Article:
Changes to rules about the installation of smart meters in Brazil have dealt a huge revenue blow to foreign manufacturers that had been lured to the market, according to new research from Bloomberg New Energy Finance (BNEF).
Aneel, Brazil’s electricity regulator, had originally proposed to mandate a rollout of smart meters across the country, which would have translated into a $10 billion opportunity for smart-meter companies like Elster (Essen, Germany) and Echelon (San Jose, USA), according to BNEF.
But a revised plan, requiring utilities to install smart meters only if consumers request them, has cut that revenue forecast in half, to just $5 billion, says BNEF.
The legislative changes appear to have been made due to concern that high smart-meter-deployment costs would have put utilities under severe short-term pressure and led to rising energy prices for consumers.
Dilma Rousseff, Brazil’s president, believes that reducing power costs could provide a boost to economic growth, and mandating a smart-meter rollout would clearly be at odds with this goal.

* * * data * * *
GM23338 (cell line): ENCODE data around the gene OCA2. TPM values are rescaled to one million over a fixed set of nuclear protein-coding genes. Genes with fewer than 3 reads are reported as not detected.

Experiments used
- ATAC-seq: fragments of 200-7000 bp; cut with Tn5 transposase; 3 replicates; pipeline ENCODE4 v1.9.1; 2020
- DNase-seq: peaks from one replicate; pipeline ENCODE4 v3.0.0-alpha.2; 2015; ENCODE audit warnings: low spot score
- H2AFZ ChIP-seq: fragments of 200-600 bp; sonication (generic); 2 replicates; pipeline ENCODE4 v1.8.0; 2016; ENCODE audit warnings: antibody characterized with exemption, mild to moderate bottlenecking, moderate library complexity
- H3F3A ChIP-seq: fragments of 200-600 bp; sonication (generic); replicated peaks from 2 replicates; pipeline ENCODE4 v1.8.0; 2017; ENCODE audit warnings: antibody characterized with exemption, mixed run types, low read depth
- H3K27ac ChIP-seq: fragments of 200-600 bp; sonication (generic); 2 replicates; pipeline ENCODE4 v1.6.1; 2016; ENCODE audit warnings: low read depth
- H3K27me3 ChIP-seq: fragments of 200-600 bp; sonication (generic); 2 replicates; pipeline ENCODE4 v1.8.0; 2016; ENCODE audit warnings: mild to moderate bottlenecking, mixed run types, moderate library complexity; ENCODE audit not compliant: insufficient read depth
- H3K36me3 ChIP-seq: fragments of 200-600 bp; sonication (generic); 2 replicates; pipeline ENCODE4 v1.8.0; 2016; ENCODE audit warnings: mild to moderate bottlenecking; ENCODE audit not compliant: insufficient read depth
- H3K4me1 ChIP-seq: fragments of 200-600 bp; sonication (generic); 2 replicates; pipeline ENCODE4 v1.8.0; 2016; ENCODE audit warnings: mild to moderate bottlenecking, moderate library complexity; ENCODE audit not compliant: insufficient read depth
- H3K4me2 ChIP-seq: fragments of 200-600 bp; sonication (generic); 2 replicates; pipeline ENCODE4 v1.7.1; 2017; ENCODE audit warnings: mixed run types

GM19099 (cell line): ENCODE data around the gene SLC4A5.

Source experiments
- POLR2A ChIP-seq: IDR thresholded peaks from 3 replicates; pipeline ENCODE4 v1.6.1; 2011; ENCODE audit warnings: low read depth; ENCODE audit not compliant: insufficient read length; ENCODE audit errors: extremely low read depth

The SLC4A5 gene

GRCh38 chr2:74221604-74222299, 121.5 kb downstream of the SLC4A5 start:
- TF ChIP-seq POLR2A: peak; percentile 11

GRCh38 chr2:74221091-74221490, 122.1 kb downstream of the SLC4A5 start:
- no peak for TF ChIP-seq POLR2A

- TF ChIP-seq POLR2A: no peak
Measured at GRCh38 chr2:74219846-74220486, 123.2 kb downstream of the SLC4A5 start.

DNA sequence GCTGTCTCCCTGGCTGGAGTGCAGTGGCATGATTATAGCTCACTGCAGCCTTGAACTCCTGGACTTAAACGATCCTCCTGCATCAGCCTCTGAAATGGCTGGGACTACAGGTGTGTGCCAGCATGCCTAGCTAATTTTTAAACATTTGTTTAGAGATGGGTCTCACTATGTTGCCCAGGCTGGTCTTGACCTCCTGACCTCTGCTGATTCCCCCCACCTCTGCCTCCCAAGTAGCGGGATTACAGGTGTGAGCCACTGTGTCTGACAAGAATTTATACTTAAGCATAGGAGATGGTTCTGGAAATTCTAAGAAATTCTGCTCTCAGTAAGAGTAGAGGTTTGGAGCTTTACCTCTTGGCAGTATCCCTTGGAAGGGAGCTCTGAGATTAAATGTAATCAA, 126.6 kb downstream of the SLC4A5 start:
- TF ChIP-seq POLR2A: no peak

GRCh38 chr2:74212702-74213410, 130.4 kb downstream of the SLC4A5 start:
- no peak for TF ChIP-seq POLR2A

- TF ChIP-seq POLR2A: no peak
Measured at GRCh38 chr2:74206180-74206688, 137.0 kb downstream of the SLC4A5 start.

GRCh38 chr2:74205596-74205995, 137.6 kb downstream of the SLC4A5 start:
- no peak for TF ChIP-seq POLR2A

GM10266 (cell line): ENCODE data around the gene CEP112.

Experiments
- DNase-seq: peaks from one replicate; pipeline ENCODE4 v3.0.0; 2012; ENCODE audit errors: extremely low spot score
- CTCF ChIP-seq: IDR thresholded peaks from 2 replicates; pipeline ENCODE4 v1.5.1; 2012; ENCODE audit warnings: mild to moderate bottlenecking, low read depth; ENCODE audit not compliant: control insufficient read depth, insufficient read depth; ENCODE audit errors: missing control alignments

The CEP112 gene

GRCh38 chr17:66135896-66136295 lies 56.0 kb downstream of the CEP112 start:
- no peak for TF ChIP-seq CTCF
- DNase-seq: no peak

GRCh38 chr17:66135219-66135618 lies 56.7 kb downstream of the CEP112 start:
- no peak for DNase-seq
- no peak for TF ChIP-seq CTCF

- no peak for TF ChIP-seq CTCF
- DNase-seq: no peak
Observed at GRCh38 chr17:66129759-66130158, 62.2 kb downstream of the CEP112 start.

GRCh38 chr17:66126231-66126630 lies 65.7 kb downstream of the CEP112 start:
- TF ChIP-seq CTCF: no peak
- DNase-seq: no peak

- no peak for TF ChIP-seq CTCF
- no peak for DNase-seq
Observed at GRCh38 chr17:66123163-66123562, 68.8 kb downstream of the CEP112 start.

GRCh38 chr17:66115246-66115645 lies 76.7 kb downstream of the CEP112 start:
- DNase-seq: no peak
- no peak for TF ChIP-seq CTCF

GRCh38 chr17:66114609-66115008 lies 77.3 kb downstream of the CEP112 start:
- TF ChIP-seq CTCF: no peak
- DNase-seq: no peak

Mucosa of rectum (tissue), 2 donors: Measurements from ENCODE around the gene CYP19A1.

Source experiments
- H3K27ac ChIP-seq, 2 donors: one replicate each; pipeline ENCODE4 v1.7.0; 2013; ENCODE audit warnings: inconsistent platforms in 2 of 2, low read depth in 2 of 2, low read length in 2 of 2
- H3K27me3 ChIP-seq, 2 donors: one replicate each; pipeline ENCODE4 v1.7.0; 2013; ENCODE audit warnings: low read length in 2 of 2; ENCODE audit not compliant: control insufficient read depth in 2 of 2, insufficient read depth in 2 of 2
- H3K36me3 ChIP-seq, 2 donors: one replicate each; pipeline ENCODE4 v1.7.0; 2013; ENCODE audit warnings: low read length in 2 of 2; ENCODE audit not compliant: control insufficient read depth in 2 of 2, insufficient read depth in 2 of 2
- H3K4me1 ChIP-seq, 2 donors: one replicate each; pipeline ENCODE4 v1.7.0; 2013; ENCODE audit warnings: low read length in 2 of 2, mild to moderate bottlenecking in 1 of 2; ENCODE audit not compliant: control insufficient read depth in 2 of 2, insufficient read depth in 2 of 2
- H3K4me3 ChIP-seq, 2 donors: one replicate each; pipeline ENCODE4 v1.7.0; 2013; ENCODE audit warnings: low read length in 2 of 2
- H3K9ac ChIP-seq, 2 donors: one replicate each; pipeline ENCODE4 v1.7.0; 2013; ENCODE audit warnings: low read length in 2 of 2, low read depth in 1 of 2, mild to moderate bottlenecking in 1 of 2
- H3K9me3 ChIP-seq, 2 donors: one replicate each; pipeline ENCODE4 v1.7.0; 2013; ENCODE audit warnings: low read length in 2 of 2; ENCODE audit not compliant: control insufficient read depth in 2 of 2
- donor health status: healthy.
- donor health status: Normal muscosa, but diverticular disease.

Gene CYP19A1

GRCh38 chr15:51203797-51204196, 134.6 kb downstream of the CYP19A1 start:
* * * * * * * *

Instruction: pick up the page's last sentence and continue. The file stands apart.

CPqD, a research agency based in Brazil, has also told Bloomberg News that the economics of the original smart-meter proposal did not stack up.
Luiz Jose Hernandes Jr, the co-ordinator of CPqD’s smart-meter research, told Bloomberg News that “Brazilians use five times less power than in the US, and smart meters here are twice as expensive”.
The original proposal would have prompted the replacement of as many as 68 million meters across Brazil, but it is not yet clear how many meters Aneel expects to see replaced as a result of its amended scheme.
Having already made substantial investments in the Brazilian market, Elster has reportedly responded with dismay to the regulatory changes, although Echelon told Bloomberg News that there still appears to be a “promising” government effort to replace all meters with smart ones over the next ten years.